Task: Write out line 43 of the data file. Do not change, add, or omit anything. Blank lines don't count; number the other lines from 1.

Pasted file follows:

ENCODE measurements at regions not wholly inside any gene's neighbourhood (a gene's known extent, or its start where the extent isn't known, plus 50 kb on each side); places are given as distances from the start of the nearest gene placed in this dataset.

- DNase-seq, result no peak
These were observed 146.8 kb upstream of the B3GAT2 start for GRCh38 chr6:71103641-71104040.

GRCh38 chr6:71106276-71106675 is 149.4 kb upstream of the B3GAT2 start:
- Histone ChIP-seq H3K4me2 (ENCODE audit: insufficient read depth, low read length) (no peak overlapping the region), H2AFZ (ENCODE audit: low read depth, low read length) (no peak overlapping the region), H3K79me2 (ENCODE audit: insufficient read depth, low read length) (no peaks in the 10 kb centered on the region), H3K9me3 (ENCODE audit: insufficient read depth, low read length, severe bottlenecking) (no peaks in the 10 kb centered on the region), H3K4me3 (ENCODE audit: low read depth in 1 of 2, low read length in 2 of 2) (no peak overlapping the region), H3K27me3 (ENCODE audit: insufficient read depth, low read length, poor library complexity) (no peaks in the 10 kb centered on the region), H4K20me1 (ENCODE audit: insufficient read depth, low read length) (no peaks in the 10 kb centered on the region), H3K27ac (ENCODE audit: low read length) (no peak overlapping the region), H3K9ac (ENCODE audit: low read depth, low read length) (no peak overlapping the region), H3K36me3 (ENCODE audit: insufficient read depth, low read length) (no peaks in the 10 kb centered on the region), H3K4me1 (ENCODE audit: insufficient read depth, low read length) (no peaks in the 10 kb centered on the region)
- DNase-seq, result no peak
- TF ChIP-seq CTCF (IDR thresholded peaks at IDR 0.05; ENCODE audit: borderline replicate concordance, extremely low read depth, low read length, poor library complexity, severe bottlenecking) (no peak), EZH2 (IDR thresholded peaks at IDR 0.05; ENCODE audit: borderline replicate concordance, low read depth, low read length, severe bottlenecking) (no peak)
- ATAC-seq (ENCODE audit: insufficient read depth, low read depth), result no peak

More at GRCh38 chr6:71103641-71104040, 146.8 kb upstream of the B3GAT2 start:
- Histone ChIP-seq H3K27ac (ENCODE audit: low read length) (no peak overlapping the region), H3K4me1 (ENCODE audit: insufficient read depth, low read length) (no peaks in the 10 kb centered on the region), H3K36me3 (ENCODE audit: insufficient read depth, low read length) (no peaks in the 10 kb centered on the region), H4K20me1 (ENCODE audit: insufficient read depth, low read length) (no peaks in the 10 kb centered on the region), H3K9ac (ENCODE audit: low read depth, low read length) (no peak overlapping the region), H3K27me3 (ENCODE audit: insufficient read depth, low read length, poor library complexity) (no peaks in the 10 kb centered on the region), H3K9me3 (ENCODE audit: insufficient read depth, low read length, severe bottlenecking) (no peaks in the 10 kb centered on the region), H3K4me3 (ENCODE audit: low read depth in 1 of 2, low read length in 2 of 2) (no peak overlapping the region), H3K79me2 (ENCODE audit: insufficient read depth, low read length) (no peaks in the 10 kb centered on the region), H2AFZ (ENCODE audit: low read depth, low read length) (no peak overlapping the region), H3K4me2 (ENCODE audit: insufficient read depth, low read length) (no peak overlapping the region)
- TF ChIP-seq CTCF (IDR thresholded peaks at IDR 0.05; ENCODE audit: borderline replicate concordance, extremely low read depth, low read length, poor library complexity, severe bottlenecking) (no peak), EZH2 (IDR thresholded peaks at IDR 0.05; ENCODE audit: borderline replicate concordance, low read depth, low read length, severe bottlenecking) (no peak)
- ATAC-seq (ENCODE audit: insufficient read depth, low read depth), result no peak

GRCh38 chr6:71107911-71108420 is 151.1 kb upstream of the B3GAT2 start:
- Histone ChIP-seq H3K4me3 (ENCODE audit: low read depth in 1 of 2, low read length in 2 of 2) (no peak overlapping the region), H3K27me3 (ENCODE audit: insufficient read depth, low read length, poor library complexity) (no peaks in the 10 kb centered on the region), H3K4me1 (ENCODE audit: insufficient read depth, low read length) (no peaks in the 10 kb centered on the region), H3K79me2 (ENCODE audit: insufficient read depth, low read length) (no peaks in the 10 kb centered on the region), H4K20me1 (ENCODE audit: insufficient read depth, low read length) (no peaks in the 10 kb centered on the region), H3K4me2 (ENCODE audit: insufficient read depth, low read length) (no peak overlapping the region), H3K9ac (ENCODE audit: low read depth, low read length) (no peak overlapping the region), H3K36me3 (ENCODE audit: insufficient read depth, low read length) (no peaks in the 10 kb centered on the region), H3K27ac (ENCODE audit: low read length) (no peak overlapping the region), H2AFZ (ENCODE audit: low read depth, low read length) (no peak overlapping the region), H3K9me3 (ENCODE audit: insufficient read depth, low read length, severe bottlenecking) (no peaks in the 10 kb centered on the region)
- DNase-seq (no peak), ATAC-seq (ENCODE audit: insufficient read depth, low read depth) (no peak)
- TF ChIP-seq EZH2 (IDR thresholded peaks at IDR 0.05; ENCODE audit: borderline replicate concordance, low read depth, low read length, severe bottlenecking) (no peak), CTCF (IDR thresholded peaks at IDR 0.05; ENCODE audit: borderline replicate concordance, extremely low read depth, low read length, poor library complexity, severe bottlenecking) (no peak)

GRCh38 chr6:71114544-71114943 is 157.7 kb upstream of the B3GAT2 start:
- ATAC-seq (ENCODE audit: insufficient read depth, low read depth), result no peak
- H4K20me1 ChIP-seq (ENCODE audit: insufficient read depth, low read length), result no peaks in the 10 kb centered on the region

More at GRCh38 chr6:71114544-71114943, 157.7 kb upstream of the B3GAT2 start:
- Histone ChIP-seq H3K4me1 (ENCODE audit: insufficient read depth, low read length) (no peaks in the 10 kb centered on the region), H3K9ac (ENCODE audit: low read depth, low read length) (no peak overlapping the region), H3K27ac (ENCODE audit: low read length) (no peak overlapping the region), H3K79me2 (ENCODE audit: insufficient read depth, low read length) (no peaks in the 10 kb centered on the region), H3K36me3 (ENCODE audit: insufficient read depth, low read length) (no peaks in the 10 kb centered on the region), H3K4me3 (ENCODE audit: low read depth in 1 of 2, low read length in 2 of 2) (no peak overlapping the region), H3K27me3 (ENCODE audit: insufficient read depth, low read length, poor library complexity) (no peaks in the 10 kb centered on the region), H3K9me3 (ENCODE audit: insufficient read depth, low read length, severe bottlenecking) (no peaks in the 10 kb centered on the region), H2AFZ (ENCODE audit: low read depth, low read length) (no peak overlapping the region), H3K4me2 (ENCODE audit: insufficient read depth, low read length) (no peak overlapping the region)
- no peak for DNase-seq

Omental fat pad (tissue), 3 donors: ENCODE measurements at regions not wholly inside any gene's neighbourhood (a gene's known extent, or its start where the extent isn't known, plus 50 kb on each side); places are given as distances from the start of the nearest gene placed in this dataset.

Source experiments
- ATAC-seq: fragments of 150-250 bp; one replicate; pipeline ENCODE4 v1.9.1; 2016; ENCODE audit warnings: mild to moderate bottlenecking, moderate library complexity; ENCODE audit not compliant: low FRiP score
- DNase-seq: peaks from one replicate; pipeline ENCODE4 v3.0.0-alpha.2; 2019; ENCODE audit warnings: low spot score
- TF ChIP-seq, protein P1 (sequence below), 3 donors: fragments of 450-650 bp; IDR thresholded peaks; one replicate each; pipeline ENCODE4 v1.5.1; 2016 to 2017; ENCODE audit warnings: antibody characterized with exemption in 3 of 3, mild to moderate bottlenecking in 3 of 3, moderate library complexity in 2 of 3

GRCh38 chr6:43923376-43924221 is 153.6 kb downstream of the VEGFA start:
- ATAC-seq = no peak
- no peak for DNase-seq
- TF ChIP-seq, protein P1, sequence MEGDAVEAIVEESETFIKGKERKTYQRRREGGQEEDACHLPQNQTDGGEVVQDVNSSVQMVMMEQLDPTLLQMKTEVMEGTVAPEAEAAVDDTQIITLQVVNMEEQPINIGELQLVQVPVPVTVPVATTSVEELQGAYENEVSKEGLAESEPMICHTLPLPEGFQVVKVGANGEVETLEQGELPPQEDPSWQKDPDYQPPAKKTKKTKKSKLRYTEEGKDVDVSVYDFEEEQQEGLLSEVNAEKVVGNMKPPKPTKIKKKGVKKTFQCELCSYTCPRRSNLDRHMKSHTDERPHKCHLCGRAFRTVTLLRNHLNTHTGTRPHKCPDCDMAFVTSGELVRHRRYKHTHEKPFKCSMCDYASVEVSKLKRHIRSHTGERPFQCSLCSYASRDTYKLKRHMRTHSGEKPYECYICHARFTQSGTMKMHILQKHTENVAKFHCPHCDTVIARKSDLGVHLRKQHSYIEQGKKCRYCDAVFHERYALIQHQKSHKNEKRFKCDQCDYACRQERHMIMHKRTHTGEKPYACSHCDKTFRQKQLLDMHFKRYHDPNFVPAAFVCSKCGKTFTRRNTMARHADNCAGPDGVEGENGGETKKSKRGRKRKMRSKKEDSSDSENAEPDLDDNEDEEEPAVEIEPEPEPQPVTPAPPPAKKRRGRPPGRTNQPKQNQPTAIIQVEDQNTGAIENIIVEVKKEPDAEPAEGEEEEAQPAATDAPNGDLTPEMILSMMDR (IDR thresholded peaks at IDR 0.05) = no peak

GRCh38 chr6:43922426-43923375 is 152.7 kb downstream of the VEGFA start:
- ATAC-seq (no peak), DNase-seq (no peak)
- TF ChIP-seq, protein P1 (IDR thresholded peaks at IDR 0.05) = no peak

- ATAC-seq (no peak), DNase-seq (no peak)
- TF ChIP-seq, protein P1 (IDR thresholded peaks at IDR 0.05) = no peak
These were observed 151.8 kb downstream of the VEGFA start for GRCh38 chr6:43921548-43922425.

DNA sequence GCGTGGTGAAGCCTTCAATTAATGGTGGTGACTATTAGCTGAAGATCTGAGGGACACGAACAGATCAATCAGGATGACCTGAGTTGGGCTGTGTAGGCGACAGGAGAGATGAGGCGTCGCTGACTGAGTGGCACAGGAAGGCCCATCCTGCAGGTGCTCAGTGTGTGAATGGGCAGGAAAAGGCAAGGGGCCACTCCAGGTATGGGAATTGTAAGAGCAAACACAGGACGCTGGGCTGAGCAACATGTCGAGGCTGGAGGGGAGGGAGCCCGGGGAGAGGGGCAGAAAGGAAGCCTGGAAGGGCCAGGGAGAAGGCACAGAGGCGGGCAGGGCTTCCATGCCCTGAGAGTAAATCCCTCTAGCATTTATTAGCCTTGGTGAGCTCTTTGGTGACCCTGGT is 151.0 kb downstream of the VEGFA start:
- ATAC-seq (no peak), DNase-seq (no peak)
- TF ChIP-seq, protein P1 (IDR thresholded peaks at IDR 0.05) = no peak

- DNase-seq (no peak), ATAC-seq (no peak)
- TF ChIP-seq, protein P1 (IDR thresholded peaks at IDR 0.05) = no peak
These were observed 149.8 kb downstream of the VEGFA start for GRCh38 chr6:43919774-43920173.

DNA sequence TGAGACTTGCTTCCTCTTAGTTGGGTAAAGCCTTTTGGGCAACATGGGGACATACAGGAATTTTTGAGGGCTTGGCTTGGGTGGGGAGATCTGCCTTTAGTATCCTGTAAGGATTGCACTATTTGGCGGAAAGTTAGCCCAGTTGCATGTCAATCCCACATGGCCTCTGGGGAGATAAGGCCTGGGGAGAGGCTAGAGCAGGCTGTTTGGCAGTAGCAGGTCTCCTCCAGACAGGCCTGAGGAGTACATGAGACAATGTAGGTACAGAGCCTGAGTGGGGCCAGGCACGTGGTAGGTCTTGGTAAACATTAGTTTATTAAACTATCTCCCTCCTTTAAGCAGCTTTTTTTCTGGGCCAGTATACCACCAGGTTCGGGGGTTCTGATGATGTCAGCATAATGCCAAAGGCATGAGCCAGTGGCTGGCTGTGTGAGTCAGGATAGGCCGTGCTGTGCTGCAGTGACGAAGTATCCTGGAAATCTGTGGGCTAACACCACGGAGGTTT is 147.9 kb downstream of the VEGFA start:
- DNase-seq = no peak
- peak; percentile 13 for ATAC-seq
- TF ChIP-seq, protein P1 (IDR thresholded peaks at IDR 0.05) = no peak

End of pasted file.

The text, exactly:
These were observed 149.8 kb downstream of the VEGFA start for GRCh38 chr6:43919774-43920173.